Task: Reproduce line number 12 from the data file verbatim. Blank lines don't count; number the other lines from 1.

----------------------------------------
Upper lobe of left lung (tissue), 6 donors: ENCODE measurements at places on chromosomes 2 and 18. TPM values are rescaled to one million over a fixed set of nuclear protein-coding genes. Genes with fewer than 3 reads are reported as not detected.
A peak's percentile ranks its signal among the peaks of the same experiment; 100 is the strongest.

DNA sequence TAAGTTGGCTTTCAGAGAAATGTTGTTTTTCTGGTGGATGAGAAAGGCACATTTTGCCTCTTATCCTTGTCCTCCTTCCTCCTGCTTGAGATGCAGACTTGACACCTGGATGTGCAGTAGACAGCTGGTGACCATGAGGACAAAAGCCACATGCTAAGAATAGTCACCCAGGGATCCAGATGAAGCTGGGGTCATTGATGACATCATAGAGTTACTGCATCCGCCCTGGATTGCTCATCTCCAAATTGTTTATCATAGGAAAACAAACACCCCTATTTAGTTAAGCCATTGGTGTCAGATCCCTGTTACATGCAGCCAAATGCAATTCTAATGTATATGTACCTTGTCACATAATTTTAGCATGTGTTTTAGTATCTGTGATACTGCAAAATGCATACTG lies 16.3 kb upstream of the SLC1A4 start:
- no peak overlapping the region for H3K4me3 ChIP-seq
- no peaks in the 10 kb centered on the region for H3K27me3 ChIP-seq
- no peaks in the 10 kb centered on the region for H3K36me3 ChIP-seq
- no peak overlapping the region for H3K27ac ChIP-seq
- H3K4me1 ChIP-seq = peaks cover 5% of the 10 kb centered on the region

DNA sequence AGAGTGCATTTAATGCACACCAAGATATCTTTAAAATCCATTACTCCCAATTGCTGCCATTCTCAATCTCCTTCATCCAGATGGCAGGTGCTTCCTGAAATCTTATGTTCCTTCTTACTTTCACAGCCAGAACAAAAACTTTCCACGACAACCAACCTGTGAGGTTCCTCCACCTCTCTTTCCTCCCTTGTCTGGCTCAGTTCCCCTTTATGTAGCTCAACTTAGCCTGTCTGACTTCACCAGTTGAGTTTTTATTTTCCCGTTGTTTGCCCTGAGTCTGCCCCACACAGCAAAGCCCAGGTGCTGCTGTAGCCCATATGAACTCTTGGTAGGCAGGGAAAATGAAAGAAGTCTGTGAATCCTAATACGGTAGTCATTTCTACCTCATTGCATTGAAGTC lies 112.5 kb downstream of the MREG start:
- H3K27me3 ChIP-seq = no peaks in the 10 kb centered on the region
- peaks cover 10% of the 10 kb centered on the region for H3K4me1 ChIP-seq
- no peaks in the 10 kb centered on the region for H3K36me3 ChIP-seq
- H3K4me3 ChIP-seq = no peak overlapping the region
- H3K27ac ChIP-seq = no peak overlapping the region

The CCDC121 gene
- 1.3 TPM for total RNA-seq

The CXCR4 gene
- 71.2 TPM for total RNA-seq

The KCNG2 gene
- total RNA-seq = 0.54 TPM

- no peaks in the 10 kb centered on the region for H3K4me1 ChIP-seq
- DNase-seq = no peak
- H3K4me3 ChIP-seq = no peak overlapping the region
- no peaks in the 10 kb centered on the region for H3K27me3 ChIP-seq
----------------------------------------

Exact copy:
- no peaks in the 10 kb centered on the region for H3K36me3 ChIP-seq